Seasonal changes of fulvic acid, Ca and Mg concentrations of water samples collected above and in the Beke Cave of the Aggtelek karst system (Hungary), 2004, Tatar Eniko, Mihucz Victor G. , Zambo Laszlo, Gasparics Tibor, Zaray Gyula,
Magnesium and Ca concentration ratios, fulvic acid content, total dissolved inorganic carbon (DIC) and pH were determined in seepage water and drip water samples collected during one seasonal cycle between June 2000 and May 2001 above and in the Beke Cave of Aggtelek (Hungary). Seepage water samples were collected at 0.5 and 7 m below ground level from an observation point situated above the cave. Drip water was collected 40 m underground from a group of stalactites. The fulvic acid concentrations were determined by fluorescence spectrometry after pre-concentration on a XAD-8 chromatographic column. Calcium and Mg concentrations were measured by inductively coupled plasma atomic-emission spectrometry. DIC was determined with a CO2 - selective electrode. DIC values increased and the fulvic acid concentrations and Mg and Ca concentration ratios, generally, decreased with depth. The highest flux of fulvic acid was observed in spring. The fulvic acid flux increased by a factor of 2.6-3.6 and 1.4 for groundwater and drip water, respectively, compared with those registered in the winter samples. The variations in the Ca, Mg and fulvic acid concentrations of the seepage and drip water samples relate to the variable drip rate. The results revealed that there is a strong correlation between the daily average surface temperature, daily amount of precipitation and drip water rate registered in the cave

The Sahara-East Mediterranean dust and climate connection revealed by strontium and uranium isotopes in a Jerusalem speleothem, 2004, Frumkin A, Stein M,
This paper explores the potential of Sr and U isotope systems in speleothems as tracers of eolian dust transport and hydrological conditions. The study focuses on a speleothem from Jerusalem spanning the past 220 kyr. This speleothem provides a precisely dated record of dust flux from the Sahara to the East Mediterranean. Enhanced dust flux and Terra Rossa soil development are reflected by elevated 87Sr/86Sr ratios in the speleothem (0.7082-0.7086), while lower 87Sr/86Sr ratios (~0.7078) indicate higher contribution of the local bedrock due to low dust flux and low soil accumulation. The strontium isotope system in the speleothem is a robust monitor of the Sahara monsoon-modulated climate, since dust uptake is related to development or reduction in vegetation cover of Sahara soil. The [234U/238U] activity ratios in the speleothem range between 1.12 and 1.0. The high activity values may indicate selective removal of 234U from the soil while the low values converge to the bedrock. The migration of 234U to the cave reflects mainly the regional hydrological conditions that are modulated by the North Atlantic-Mediterranean climate system. Thus, the speleothem provides a combined record of the monsoon-North Atlantic climatic systems. Long-term stability in glacial 87Sr/86Sr ratios (0.70830.0001 over the past 220 kyr) suggests an overall similarity in eolian dust sources, and uniformity in the synoptic conditions that dominate the dust storm tracks during glacial periods

Hydrothermal mixing, carbonate dissolution and sulfide precipitation in Mississippi Valley-type deposits, 2004, Corbella M, Ayora C, Cardellach E,
A large number of Mississippi Valley-Type (MVT) deposits are located within dissolution zones in carbonate host rocks. Some genetic models propose the existence of cavities generated by an earlier event such as a shallow karstification, that were subsequently filled with hydrothermal minerals. Alternative models propose carbonate dissolution caused by the simultaneous precipitation of sulfides. These models fail to explain either the deep geological setting of the cavities, or the observational features which suggest that the dissolution of carbonates and the precipitation of minerals filling the cavities are not strictly coeval. We present a genetic model inspired by the textural characteristics of MVT deposits that accounts for both the dissolution of carbonate and precipitation of sulfides and later carbonates in variable volumes. The model is based on the mixing of two hydrothermal fluids with a different chemistry. Depending on the proportion of the end members, the mixture dissolves and precipitates carbonates even though the two mixing solutions are both independently saturated in carbonates. We perform reactive transport simulations of mixing of a regional groundwater and brine ascending through a fracture, both saturated in calcite, but with different overall chemistries (Ca and carbonate concentrations, pH, etc). As a result of the intrinsic effects of chemical mixing, a carbonate dissolution zone, which is enhanced by acid brines, appears above the fracture, and another zone of calcite precipitation builds up between the cavity and the surrounding rock. Sulfide forms near the fracture and occupies a volume smaller than the cavity. A decline of the fluid flux in the fracture would cause the precipitation of calcite within the previously formed cavities. Therefore, dissolution of carbonate host rock, sulfide precipitation within the forming cavity, and later filling by carbonates may be part of the same overall process of mixing of fluids in the carbonate host rock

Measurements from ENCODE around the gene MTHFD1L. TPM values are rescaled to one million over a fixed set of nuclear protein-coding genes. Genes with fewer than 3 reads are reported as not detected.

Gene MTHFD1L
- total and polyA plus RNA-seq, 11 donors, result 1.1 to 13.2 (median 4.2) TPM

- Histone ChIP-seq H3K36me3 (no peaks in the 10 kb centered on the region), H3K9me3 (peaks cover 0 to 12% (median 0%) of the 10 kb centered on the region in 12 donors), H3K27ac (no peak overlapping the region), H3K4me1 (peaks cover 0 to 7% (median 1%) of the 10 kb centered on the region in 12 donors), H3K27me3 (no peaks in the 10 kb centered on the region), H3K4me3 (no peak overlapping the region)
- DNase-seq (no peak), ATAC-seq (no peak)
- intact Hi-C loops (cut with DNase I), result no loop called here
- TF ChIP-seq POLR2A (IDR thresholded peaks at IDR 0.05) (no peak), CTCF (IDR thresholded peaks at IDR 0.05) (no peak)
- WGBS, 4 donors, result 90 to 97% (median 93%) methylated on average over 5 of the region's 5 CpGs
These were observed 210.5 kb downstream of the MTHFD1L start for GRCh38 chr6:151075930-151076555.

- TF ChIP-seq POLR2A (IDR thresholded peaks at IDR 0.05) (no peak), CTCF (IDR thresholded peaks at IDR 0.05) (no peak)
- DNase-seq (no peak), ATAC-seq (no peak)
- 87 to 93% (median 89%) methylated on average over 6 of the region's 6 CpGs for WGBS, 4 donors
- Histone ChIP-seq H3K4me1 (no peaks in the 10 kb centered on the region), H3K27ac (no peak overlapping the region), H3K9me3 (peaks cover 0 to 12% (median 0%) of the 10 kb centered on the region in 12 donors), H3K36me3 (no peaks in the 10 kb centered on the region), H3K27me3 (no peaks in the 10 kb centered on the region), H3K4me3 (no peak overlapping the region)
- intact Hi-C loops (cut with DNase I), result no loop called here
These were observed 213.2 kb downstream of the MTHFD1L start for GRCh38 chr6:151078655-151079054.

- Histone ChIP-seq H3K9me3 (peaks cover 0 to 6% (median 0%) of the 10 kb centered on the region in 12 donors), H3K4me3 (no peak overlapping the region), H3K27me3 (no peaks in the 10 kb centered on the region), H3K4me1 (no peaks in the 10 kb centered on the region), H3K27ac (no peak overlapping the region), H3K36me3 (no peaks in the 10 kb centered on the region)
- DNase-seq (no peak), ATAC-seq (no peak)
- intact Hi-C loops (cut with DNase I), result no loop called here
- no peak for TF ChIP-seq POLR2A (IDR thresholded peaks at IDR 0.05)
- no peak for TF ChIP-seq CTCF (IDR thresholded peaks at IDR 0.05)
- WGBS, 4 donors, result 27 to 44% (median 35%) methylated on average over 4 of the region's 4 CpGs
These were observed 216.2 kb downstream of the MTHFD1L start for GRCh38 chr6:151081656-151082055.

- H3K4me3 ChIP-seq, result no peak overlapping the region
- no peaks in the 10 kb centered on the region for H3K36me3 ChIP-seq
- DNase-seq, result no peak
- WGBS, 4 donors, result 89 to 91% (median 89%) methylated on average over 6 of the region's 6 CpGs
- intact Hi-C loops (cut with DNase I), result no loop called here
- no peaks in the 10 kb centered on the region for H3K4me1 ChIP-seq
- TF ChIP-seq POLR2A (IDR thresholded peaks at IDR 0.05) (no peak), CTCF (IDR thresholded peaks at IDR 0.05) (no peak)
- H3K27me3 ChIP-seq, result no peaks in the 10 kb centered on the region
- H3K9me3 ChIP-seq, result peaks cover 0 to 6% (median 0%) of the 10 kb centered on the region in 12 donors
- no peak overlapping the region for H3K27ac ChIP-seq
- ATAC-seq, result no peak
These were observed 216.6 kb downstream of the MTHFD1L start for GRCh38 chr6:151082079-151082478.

Characterizing a coastal karst aquifer using an inverse modeling approach: The saline springs of Thau, southern France, 2004, Pinault J. L. , Doerfliger N. , Ladouche B. , Bakalowicz M. ,
[1] A methodological approach using inverse modeling was used to characterize the functioning of the deep and shallow reservoirs of the Thau karst aquifer system. Three springs were monitored at the convergence of rising saline water diluted with shallow groundwater in karst conduits and unmixed shallow groundwater that behaves as confined groundwater. In such a method, impulse responses of flow and fluxes are combined in order to separate hydrographs. The model explains the salinity and hydraulic head variations of the submarine and inland springs. It confirms and improves the conceptual model of this groundwater system in which mixing of saline and subsurface waters occurs. The different forces driving the upward flowing mixed water into the drainage axis and faults were studied in order to elucidate the springs' functioning. A comparative study of spring functioning is proposed, which clearly shows the very high sensitivity of the groundwater system to changes in recharge and discharge conditions

Results 16 to 30 of 56
You probably didn't submit anything to search for